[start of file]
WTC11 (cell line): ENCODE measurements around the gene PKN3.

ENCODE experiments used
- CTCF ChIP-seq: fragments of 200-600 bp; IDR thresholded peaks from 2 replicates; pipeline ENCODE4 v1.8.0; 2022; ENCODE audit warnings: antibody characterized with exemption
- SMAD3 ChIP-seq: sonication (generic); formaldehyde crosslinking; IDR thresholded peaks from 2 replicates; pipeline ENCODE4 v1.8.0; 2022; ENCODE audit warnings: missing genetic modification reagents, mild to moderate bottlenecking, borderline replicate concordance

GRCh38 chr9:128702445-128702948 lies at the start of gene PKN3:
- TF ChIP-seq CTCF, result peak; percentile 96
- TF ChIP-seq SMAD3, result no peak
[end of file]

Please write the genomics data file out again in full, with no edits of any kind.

WTC11 (cell line): ENCODE measurements around the gene PKN3.

ENCODE experiments used
- CTCF ChIP-seq: fragments of 200-600 bp; IDR thresholded peaks from 2 replicates; pipeline ENCODE4 v1.8.0; 2022; ENCODE audit warnings: antibody characterized with exemption
- SMAD3 ChIP-seq: sonication (generic); formaldehyde crosslinking; IDR thresholded peaks from 2 replicates; pipeline ENCODE4 v1.8.0; 2022; ENCODE audit warnings: missing genetic modification reagents, mild to moderate bottlenecking, borderline replicate concordance

GRCh38 chr9:128702445-128702948 lies at the start of gene PKN3:
- TF ChIP-seq CTCF, result peak; percentile 96
- TF ChIP-seq SMAD3, result no peak